By Scott Blair
We have reached new heights recently in each of the world’s equity markets. It seems that people are out and spending again so that demand has now exceeded supply. Manufacturers are choking on orders and can’t get delivery on inventory. Try to buy anything right now and there is a lineup. Have a look at your local Winners outlet. The “transitory” inflation bubble is in full swing but what does it mean for the dollar and cost of borrowing.
Let’s start with Inflation
Pent up demand through the course of the pandemic has increased as people have curtailed spending and saved money. Now as vaccinations have increased, weather improved and we are returning to some sense of normalcy, people are spending. With intent! Name pretty much anything; clothes, housewares, appliances, dining out, travel. It’s all happening. With increased demand and limited supply, it creates inflation. Look at it this way: The kid with the lemonade stand only has one glass left at ten cents. Two customers walk up and one offers fifteen cents. Voila, inflation.
This only lasts until the demand has been satisfied, supply catches up and the world normalizes. That will happen in the short term which is why this period has been called transitory.
We’re not talking about the dollar with a capital D (read USD). We’re talking about the dollar with a small d (read Loonie). It’s not a bad time for holding Loonies. Keep in mind we are a petro dollar and so our dollar and inflation and interest rates are linked closely with the price of a barrel of oil. Now it’s about $70 per barrel. Just over a year ago it was only about $35. That’s a double in terms of price. When oil is at $35, the oil companies are losing money to pump it out of the ground. At $70 it makes more sense and so they need to increase production. Spark up old rigs, build new ones and hire people to work them. This means that the energy producers go to the banks to borrow money to increase production. Hence, there is a very large correlation between the price of oil, bank stocks and as a consequence $CAD. Think of it this way, if you are going to buy a Canadian commodity, you’re going to need Canadian dollars and so the demand thing comes into play again.
What does this mean for us? It’s all good. Think about that next trip you take to the Bahamas or car you buy from Ford or clothes made in the US. All that stuff just got cheaper. The same US$45.00 pair of shoes just went from CAD$62.50 in March of last year to CAD$54.85 today. Sweet, get two pairs.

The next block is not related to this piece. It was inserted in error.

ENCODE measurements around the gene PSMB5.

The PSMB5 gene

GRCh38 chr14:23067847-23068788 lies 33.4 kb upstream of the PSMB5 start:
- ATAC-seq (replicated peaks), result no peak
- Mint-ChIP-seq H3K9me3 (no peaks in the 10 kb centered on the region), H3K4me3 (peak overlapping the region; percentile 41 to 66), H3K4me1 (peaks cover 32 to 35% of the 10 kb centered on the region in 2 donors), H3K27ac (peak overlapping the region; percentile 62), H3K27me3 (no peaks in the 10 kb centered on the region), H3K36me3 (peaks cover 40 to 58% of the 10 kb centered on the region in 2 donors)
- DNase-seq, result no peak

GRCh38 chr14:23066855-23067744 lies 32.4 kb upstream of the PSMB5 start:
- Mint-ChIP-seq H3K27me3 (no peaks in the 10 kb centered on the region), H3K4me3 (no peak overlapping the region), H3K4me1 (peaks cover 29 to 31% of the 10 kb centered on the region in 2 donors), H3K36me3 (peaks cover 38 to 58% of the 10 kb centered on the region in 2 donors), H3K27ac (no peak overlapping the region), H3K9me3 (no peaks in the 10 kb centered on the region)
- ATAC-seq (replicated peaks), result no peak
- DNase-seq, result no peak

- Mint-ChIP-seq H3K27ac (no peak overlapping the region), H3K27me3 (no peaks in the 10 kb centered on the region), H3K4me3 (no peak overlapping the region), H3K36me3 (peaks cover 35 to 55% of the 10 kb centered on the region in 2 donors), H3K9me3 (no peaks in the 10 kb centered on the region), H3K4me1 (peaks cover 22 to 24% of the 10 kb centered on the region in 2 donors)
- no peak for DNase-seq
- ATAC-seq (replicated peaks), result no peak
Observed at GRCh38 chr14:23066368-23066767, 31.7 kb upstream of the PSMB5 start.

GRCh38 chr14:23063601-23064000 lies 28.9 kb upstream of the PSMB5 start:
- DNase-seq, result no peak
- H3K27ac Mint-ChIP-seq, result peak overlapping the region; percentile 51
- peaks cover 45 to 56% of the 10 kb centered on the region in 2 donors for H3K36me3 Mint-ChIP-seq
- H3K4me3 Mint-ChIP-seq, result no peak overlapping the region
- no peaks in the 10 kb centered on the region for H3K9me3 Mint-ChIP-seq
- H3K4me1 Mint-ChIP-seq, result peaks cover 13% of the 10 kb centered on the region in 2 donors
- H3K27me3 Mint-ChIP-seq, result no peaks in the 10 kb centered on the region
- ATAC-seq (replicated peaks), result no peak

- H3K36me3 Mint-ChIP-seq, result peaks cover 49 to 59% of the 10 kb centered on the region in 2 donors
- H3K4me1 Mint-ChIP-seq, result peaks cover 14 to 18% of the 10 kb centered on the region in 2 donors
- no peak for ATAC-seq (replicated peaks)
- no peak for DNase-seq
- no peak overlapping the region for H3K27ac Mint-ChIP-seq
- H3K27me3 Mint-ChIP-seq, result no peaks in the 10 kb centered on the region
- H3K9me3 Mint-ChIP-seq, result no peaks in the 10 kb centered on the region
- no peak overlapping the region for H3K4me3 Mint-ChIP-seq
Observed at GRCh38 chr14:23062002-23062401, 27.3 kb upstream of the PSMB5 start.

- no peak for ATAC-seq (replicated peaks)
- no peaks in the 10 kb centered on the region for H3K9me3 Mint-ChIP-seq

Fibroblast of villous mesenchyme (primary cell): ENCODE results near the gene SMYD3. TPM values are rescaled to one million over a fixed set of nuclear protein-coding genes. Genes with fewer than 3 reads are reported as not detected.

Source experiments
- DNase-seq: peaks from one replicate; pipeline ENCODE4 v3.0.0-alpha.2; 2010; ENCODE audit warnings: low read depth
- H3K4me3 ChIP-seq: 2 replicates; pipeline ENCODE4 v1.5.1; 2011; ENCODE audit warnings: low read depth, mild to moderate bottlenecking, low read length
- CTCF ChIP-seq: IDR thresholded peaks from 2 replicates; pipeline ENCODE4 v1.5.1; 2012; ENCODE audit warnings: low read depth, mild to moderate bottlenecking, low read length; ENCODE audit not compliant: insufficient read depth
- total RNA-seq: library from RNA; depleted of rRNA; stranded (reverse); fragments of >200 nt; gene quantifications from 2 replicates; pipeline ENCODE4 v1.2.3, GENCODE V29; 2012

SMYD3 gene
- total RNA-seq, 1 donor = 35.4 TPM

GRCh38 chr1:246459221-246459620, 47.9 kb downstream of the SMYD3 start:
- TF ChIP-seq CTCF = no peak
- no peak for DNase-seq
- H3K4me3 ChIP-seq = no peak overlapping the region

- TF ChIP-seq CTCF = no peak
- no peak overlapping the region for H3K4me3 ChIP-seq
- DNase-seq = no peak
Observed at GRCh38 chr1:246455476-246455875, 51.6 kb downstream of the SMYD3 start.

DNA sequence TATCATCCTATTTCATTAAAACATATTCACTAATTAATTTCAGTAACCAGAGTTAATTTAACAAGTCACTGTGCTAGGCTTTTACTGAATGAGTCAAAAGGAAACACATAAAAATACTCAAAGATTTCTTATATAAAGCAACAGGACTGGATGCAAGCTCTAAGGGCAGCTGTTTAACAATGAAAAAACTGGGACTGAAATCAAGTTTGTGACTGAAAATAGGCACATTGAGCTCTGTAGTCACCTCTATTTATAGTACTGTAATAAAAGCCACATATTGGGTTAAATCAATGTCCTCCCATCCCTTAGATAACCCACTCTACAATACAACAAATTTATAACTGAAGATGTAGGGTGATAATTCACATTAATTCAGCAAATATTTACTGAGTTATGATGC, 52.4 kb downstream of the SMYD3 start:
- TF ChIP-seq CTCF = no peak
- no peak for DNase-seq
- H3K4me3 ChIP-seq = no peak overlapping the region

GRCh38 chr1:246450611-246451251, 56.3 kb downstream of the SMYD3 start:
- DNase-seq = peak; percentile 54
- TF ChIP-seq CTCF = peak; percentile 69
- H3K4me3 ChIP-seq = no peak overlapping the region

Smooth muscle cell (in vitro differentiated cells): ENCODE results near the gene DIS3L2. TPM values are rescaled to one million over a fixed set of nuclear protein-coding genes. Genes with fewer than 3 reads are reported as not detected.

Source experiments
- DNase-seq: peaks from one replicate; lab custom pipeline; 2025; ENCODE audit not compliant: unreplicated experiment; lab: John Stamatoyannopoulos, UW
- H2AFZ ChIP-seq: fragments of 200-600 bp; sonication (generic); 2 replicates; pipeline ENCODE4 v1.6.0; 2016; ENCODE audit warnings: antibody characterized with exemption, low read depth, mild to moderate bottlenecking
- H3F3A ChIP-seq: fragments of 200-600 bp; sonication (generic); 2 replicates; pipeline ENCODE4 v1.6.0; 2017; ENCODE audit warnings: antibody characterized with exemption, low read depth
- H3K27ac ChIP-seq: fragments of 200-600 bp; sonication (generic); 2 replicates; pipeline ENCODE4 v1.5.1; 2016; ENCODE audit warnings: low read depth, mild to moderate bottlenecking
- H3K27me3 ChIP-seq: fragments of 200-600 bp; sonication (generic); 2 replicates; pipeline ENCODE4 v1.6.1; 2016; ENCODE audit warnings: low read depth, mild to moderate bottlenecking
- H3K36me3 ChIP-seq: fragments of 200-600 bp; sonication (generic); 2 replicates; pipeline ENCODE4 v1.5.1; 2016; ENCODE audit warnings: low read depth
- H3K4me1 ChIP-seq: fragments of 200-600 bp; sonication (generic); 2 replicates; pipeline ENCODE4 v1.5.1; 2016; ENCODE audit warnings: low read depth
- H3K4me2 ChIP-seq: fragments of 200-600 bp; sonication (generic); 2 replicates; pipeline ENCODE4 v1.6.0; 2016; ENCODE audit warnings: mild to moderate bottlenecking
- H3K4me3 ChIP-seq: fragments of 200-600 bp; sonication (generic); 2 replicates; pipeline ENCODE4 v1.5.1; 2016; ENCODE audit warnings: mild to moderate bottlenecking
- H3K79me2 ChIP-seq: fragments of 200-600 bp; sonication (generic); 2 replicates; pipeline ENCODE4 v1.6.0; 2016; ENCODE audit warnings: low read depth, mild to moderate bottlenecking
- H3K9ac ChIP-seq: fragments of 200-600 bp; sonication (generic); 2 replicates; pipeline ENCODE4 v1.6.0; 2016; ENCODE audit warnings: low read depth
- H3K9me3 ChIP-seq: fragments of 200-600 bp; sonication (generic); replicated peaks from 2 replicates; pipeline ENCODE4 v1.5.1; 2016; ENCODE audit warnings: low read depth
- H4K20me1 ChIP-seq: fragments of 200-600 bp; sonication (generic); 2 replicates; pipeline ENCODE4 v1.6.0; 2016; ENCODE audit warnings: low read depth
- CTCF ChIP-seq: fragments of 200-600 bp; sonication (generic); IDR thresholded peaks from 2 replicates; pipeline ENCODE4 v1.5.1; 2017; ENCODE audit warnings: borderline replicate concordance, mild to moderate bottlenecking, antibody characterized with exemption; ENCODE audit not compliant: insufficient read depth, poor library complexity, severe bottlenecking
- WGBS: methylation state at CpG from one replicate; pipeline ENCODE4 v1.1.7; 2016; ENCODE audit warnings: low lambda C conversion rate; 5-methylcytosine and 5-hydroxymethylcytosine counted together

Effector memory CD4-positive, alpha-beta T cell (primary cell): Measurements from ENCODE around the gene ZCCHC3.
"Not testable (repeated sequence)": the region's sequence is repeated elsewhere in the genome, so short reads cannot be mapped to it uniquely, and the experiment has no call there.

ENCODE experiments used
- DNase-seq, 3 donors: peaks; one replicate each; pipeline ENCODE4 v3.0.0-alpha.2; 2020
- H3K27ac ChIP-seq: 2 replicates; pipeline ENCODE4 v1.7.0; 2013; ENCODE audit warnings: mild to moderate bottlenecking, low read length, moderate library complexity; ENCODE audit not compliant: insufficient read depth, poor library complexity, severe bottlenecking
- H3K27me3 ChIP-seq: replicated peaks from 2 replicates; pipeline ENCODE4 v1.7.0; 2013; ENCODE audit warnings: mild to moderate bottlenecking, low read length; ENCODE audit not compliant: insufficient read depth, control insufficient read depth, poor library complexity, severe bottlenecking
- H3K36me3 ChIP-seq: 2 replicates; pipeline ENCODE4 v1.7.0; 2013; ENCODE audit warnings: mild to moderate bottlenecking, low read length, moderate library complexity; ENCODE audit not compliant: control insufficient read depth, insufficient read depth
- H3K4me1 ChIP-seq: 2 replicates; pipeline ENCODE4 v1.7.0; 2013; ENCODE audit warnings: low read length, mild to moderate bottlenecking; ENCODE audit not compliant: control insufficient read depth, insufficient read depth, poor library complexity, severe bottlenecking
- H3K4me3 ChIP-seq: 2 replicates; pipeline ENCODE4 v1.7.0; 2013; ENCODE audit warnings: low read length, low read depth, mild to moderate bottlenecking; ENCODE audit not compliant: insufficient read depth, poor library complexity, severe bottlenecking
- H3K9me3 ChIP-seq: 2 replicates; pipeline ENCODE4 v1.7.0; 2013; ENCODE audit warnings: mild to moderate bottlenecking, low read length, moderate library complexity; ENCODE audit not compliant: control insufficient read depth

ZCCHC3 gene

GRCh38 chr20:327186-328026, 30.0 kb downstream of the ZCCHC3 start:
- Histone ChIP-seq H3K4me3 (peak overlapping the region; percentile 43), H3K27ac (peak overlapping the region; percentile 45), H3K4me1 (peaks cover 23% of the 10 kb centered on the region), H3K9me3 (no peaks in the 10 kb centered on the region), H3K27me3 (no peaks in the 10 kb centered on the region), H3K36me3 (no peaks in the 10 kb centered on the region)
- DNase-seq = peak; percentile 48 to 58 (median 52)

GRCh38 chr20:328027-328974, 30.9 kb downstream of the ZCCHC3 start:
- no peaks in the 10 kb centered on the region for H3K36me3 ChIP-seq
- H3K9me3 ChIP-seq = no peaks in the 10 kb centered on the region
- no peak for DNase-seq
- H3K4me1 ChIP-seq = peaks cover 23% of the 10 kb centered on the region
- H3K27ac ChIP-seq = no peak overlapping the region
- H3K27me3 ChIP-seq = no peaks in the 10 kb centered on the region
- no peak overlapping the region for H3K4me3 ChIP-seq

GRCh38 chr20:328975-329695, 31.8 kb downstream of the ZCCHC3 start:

For those contemplating purchases in US$ it may not be a bad idea to buy and park US$ in a US$ account. Is there more upside in CAD$? Maybe but keep in mind the last 5 cents is always the trickiest to call and often leads to a loss. I you anticipate US$ purchases in the near to mid term, now may not be a bad time to accumulate.
What about the equity markets?
It is a Goldilocks story so far. The markets, inflation, the dollar and the VIX are not too hot, not too cold but just right. Until and unless we see different signals, as we’ve said to many investors, if it ain’t broke, don’t fix it. For now, let’s just enjoy the ride. Oh, and by the way, a “normal” yield curve is most often a good sign for the markets. Meaning, if short term rates are low and long term rates high, people are more inclined to spend now to avoid excess costs later. If you finance a car for example you don’t want to pay higher rates down the road. If long term rates are predicted to be lower (inverted yield curve) you might be inclined to wait which is not good for the car makers, or anyone else for that matter. The yield curve as shown below is a good thing.
* Source of chart: Statistica - for Illustration purposes only.
As per usual, if you want to know how any of this specifically affects you, give us a call, or try our new website link.
Photo by Ardi Evans on Unsplash